Jibanananda Samagra Vol-1 Ed By Debesh Roy PDF.
Book – Jibanananda Samagra Vol-1,
Author – Jibanananda Das,
Edited by – Debesh Roy,
Category – Bengali Novel,
Language – Bengali,
Book Size – 12 MB,
Book Format – PDF,
Book Pages – 451,
Author Debesh Roy edited the novel book Jibanananda Samagra Vol-1.
Many works of Jibanananda Das are unpublished. Compiling his unpublished works in stages, Jibanananda Samagra Vol-1 book has been beautifully published for the readers. In this volume, the works are arranged in thematic categories such as poems, stories and novels.
Jibanananda Das was one of the most famous modernist poets among the famous poets of Bengali literature. His beginnings of modernity in Bengali poetry were contemporary with the West. He is best known for his celebration of the natural beauty and rural life of Bengal in his writings, although his work is characterized by a keen awareness of the manifestation of the soul, death and decay. His poems have a lyrical beauty that has few parallels in Bengali literature. So for many, his status as a poet is just after the poet Rabindranath Tagore.
Where Jibanananda Das was born?
Jibanananda Das is an acclaimed poet of Bengal. He is considered as one of the pioneers of modernist poetry in Bengali literature. His works in particular were clearly influenced by the romantic poetry of Rabindranath Tagore. He was born on February 17, 1899 in Barisal, Bangladesh. Both his grandfather Sarbananda Das and his father Satyananda Das were part-time preachers of the Brahmo Samaj. Jibanananda Das’s mother was Kusum Kumari Das. His father was a school teacher. Jibanananda Das started writing poetry from a very young age. He was a student in secondary school and his poems and stories were published in many Bengali newspapers and Patrika.
When he was appointed as a lecturer at Howrah Girls College?
Jibanananda Das Barisal Bangladesh B. M. College and educated at Presidency College, Calcutta. He then worked as a private tutor as a teacher of English in Calcutta. In the early 1930s, he was unemployed for several years, tutoring school and college students at home. He gained fame as a private tutor and earned a lot of money in a short time. His uncles gave him jobs alternately in Assam and Punjab. But literary pursuits were more important to him than financial stability.
So he did not agree to leave Bangladesh. He taught briefly in Bagerhat and Delhi before returning to Barisal. from 1934 to 1947. He was appointed as a teacher at BM College, Barisal from 1934 to 1947, which was perhaps the most fruitful period of his literary career. After the partition of India in 1947, he returned to Calcutta. After coming to Calcutta (Kolkata) he had to face several years of financial malaise. In 1953, he was appointed as a lecturer at Howrah Girls College.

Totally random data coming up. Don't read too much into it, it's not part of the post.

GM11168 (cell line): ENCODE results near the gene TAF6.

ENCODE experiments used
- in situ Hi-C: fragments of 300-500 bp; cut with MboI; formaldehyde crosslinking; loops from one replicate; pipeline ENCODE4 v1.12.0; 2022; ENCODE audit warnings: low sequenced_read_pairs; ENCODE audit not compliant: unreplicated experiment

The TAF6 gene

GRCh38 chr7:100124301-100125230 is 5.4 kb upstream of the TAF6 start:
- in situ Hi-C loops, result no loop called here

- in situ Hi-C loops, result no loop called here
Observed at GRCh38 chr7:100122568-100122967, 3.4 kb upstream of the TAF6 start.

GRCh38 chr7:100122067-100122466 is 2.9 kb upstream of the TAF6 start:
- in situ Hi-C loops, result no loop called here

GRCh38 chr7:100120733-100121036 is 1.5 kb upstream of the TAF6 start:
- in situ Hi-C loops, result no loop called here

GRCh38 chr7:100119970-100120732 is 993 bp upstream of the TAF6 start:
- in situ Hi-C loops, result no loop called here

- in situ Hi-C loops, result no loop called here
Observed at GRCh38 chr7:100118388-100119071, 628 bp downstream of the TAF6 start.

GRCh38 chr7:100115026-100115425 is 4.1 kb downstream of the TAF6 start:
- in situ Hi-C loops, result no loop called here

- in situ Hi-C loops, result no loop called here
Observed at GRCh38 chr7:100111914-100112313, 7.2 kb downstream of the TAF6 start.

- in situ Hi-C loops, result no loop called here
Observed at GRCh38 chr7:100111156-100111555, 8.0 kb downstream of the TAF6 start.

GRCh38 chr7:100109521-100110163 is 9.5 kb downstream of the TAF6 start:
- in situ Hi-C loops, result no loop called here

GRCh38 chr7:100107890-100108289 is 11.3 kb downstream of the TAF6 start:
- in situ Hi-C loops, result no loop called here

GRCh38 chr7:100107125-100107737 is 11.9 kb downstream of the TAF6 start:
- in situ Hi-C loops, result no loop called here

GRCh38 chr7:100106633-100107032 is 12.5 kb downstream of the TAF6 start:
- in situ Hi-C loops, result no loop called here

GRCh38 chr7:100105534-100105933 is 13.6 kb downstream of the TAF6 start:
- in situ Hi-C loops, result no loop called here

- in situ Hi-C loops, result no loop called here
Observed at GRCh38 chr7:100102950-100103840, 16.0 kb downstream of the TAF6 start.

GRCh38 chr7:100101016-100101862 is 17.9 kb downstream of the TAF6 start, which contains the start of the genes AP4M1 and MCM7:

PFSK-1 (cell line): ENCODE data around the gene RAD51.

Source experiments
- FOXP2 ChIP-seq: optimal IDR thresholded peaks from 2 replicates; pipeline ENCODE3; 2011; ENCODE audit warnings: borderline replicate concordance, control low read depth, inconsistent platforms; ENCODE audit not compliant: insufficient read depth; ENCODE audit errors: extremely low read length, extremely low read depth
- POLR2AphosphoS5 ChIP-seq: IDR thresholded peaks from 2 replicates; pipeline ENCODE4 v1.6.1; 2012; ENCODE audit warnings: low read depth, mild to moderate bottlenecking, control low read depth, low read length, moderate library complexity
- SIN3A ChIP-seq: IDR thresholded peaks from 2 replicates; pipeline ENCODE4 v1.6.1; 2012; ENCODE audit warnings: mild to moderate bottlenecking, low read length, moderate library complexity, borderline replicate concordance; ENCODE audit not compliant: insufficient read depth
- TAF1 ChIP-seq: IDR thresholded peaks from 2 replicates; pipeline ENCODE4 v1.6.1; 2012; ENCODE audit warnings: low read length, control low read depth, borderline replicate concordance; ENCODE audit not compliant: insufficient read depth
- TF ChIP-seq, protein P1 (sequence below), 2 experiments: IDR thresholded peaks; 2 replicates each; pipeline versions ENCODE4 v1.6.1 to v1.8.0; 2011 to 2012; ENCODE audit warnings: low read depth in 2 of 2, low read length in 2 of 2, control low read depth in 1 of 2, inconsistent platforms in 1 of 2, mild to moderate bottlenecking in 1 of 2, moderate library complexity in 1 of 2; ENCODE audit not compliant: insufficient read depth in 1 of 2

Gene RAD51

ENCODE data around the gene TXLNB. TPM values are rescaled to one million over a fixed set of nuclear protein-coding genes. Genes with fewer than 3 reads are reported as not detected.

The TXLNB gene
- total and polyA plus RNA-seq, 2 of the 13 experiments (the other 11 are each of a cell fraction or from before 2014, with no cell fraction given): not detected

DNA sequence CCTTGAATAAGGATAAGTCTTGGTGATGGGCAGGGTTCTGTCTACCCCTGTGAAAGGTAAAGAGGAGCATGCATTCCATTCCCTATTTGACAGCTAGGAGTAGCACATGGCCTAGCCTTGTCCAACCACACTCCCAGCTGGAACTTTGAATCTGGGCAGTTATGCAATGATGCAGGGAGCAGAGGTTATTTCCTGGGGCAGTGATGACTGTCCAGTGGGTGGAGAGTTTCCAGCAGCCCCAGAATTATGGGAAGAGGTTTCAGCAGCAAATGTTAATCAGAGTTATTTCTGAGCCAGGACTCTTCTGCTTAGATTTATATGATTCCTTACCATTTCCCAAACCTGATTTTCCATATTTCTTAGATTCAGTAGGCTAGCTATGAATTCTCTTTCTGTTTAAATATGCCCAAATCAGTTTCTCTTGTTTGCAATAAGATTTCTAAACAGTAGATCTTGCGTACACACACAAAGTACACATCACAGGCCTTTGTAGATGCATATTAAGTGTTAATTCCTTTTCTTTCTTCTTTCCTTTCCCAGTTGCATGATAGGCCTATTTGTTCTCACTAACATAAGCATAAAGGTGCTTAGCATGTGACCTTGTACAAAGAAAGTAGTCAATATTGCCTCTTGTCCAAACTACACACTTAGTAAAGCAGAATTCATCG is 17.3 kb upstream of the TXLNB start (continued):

He wrote about a hundred short stories and over a dozen novels, but all of them remained unpublished until 1968. By 2005 most of his stories and novels had been published, even half a century after his death, many of them outstanding. Relevance The prose style of his fiction consciously avoids structured plots. He felt that since one’s life lacks a defined structure, realistic stories should also lack a planned structure. The publication of prose works considerably broadened the appeal of his literary contributions. He also wrote fifty volumes of diaries, and only a few of them were published until 2006.
Why Famous Jibanananda Das in Bengali Literature?
His later poems composed in the 40s and early 50s are of a more complex character. World War II, Bengal famine of 1943, Hindu-Muslim riots, Partition of India are reflected in his later poems. Humanism, with its love of nature and its observation of the failure of human civilization, gradually evolved into a style that relentlessly evoked the human aspects of modern civilization. His later poems contain many comments on political issues and current affairs. The title of the book Satti Tarar Timir (Seven Star Whales) actually refers to the seven flashes from a bomb or artillery shell. “Whale” (Darkness) The crisis of human civilization during World War II.
Jibanananda Das was an active observer of politics. He visited political gatherings of all major political parties to try to understand the direction the country was taking after independence. But he noticed dishonesty in all political parties and even in the early years of independence he felt that corruption was destroying Indian society and that Indians would suffer greatly from the effects of corruption in the future. Sadly he died on October 22, 1954 after being hit by a tram. Readers can collect the novel Jibanananda Samagra Vol-1 from this page and read it online.